All Clear
By Michael Koresky

In the Fog
Dir. Sergei Loznitsa, Russia, Strand Releasing

Sergei Loznitsa’s In the Fog is stimulating viewing for those among us still on the lookout for auteurs of serious moral and aesthetic intent. Whereas his last feature, the revelatory My Joy, was a diagnosis of a tenebrous contemporary Russia, discombobulating in its radically evasive storytelling methods, In the Fog is a period piece, shuttling viewers back in time to a primal scene in the nation’s history to tell a pellucid story of virtue in a corrupt world. The film is set on the western outskirts of the U.S.S.R. in 1942, during the German occupation, a past that Belarus native Loznitsa said in an interview “has not been reflected upon sufficiently and is yet to be understood.” Understanding is the name of the game here: for a film so enshrouded in the despair of war, In the Fog has a strangely elating effect, quite a surprise following the director’s unremittingly grim previous film. Whereas My Joy wandered off into a moral twilight as thick as pea soup, In the Fog, despite its title, is beautifully clear-eyed. It’s classically told, unobscured by the sorts of narrative surprises and tricks that made the previous film such a challenge (albeit a rewarding one).

While traversing the dense moral and physical terrain of In the Fog, one might feel a shudder of film-historical recognition. It has the striking emotional directness, handsome tranquility, and narrative patience of those great works by the famous Soviet-era graduates of the All-Russian State Institute of Cinematography. The 48-year-old Loznitsa, who attended that world-renowned school decades later, is a worthy successor to that generation of filmmakers. Like their best work, his latest pairs the intense intellectual rigor of classic Russian literature with a rich modernist cinematic vocabulary. The politically complicated glories of post–Soviet “thaw” filmmaking (especially those made during Brezhnev’s harder-line stint as general secretary, when Party limitations forced more abstract, meditative, existential works from directors such as Andrei Tarkovsky, Elem Klimov, and Larisa Shepitko) are indirectly recalled throughout this stately, classical, yet thoroughly unnerving drama.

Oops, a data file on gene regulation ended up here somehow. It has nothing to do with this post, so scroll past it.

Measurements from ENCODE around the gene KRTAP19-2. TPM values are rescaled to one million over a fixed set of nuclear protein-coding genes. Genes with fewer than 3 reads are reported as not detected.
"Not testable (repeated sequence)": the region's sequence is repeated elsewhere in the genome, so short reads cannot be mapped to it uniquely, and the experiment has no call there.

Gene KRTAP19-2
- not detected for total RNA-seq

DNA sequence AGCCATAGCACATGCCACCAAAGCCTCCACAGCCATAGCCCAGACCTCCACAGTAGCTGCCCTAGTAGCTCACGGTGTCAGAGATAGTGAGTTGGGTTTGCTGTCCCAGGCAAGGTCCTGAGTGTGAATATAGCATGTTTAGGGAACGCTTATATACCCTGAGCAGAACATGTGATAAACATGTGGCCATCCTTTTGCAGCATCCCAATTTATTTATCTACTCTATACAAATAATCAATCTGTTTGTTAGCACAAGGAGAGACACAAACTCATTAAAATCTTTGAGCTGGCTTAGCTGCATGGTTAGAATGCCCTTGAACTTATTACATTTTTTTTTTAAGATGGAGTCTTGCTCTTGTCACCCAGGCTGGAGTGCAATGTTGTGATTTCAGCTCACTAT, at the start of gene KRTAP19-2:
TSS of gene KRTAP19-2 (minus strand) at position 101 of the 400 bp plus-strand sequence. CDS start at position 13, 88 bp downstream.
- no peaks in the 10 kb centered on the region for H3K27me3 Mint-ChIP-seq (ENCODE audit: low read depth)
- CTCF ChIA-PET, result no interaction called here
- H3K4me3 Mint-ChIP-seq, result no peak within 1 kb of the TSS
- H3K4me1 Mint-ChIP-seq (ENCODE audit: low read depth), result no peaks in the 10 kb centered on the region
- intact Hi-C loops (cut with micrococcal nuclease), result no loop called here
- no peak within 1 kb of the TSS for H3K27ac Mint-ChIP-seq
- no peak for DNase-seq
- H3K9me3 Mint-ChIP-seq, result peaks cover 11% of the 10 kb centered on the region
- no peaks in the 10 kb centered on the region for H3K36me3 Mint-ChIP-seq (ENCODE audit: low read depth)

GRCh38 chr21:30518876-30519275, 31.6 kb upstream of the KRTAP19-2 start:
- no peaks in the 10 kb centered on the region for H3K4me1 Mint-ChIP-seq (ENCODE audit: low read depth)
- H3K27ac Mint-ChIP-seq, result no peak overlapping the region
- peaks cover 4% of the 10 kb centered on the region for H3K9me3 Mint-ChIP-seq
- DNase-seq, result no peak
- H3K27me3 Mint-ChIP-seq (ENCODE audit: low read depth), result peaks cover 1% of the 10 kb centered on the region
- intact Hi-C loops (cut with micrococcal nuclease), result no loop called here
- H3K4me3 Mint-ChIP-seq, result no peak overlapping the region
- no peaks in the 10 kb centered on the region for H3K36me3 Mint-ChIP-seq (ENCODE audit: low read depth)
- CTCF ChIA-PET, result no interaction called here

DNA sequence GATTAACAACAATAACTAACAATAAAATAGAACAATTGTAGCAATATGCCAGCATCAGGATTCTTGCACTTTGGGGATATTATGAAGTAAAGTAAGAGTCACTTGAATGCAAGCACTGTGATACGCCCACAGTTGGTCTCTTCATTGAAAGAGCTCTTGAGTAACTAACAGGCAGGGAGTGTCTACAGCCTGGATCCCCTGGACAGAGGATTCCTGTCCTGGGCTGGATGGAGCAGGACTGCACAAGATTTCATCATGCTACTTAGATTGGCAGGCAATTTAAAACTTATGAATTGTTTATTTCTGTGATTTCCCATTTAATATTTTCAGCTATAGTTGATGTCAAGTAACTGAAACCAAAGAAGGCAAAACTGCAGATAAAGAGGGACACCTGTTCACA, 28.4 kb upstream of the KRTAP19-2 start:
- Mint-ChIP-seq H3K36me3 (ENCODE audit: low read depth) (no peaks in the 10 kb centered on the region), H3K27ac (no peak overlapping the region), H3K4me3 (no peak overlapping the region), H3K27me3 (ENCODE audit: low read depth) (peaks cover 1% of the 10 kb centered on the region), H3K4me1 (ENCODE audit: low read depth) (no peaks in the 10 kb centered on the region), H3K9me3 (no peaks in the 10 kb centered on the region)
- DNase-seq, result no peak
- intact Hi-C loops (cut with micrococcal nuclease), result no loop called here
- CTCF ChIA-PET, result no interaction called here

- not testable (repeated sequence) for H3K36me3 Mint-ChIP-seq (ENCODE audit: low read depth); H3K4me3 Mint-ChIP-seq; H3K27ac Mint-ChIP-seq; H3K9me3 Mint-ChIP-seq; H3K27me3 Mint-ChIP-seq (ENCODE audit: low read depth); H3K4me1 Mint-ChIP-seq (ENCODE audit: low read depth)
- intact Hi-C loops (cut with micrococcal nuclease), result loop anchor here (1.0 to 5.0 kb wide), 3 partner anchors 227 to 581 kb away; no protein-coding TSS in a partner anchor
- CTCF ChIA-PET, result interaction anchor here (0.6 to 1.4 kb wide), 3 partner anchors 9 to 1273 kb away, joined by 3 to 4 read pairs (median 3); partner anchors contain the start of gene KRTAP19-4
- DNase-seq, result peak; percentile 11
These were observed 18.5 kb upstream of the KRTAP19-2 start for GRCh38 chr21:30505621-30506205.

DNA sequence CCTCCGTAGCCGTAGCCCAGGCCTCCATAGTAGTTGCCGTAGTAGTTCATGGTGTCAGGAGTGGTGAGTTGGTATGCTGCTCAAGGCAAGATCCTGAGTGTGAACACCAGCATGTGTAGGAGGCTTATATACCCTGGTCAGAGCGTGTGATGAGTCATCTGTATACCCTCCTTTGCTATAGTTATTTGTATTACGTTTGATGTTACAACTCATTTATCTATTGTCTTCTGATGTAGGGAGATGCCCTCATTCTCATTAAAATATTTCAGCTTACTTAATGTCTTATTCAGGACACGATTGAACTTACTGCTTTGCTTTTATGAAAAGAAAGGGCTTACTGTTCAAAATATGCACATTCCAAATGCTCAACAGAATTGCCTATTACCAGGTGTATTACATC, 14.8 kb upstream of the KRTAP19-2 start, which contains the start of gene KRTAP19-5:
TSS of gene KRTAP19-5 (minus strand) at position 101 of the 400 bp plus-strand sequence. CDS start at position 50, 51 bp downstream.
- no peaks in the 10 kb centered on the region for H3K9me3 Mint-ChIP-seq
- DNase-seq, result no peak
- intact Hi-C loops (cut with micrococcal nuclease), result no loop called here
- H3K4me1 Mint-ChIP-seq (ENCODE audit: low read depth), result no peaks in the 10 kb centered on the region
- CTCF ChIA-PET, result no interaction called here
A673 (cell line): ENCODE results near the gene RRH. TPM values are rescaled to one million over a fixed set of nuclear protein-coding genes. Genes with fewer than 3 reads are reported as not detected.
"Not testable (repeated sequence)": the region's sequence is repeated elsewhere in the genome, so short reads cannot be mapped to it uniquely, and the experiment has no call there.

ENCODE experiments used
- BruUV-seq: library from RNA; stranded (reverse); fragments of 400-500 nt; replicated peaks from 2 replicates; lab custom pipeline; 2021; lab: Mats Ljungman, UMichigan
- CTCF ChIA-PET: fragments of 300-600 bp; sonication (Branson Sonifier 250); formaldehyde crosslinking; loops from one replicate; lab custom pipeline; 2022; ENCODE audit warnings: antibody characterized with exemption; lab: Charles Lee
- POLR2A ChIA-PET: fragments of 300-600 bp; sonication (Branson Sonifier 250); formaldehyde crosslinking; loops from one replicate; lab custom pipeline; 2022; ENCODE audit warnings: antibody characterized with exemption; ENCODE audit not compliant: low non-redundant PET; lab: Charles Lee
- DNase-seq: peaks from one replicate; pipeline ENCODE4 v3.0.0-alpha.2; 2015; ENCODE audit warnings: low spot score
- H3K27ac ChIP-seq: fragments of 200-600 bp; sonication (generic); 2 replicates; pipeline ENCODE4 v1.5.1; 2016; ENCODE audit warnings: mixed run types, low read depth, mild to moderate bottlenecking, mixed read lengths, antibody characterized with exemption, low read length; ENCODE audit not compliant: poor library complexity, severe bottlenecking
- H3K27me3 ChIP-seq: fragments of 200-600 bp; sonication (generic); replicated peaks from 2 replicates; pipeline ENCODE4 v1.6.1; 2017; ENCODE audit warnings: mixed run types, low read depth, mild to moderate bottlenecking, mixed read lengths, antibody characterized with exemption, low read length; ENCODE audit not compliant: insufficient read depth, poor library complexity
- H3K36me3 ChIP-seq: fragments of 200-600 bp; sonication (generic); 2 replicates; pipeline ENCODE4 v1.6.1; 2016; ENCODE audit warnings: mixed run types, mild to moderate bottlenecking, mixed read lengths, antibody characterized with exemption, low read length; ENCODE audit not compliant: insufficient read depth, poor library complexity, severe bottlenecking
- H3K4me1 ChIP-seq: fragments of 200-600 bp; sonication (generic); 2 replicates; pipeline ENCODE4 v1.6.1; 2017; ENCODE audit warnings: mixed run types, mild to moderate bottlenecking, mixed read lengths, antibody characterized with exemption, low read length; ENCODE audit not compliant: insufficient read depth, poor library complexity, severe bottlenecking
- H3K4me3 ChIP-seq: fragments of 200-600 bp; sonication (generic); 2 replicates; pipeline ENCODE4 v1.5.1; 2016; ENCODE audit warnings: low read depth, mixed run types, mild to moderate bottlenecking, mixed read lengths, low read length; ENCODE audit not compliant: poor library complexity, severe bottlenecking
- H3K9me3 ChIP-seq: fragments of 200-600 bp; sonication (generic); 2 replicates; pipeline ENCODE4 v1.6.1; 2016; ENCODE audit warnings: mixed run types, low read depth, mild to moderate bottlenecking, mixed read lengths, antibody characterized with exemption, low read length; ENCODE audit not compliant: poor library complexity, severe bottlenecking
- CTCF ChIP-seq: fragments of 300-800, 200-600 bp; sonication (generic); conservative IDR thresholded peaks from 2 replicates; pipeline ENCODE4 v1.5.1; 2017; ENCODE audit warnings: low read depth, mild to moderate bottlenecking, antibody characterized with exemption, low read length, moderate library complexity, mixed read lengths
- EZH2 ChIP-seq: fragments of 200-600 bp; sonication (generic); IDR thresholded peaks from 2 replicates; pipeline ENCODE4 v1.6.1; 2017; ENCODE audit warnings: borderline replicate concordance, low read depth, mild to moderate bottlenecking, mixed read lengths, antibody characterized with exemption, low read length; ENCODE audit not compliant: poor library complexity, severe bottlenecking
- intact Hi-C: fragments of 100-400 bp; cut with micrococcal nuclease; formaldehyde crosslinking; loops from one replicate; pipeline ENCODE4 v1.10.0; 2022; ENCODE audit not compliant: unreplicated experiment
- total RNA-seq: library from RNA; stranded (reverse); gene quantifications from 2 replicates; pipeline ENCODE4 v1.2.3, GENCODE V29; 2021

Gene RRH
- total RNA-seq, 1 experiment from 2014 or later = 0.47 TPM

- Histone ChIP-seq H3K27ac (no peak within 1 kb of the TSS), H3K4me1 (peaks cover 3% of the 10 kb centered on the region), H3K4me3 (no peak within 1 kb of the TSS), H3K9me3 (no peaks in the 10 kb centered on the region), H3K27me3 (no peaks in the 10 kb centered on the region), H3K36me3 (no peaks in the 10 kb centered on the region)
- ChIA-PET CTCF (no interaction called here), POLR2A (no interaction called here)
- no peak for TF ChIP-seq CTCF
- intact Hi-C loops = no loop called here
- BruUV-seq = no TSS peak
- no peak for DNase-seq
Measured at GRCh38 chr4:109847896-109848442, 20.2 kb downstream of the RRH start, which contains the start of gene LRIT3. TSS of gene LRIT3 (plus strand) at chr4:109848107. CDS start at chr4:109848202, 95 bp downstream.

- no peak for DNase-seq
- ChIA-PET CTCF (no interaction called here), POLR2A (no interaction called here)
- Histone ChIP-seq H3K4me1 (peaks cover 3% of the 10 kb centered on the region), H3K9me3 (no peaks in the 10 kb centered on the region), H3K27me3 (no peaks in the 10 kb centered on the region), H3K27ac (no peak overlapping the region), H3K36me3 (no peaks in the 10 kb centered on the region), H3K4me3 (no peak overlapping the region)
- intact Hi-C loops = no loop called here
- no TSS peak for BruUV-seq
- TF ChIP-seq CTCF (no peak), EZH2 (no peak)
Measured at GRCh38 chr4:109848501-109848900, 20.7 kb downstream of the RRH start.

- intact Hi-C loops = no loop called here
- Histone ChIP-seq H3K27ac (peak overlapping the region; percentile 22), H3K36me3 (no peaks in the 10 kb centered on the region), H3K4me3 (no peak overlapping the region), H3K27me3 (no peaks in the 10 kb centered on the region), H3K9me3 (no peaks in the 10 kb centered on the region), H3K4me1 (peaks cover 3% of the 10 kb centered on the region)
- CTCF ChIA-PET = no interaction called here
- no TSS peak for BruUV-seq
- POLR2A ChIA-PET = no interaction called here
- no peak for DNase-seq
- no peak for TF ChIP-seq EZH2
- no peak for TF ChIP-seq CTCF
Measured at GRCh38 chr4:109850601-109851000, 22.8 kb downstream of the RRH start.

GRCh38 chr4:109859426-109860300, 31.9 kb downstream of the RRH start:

Part of its connection to that earlier era of filmmaking might have to do with its unyielding soberness. In the Fog has been criticized in some circles for its humorlessness, but this says more about contemporary modes of irony than the film’s limitations. The human condition itself just happens to be the unfashionable subject of this film, and as such, there isn’t much room or time for levity, as in Tarkovsky’s Ivan’s Childhood or Shepitko’s The Ascent (who would dare tell those filmmakers to just lighten up?). And like in those films, the main characters here are still points at the center of a world that has swirled into the chaos of war. The source material is by the same writer behind that momentous Shepitko film, Vasily Bykov, a Belarus novelist who specialized in highlighting the individual moral dilemmas that define and drive larger social upheaval. Like Shepitko’s more explicitly Christian allegory The Ascent, the film plumbs the darkness and returns with a tale of human degradation that comes across like a spiritual victory.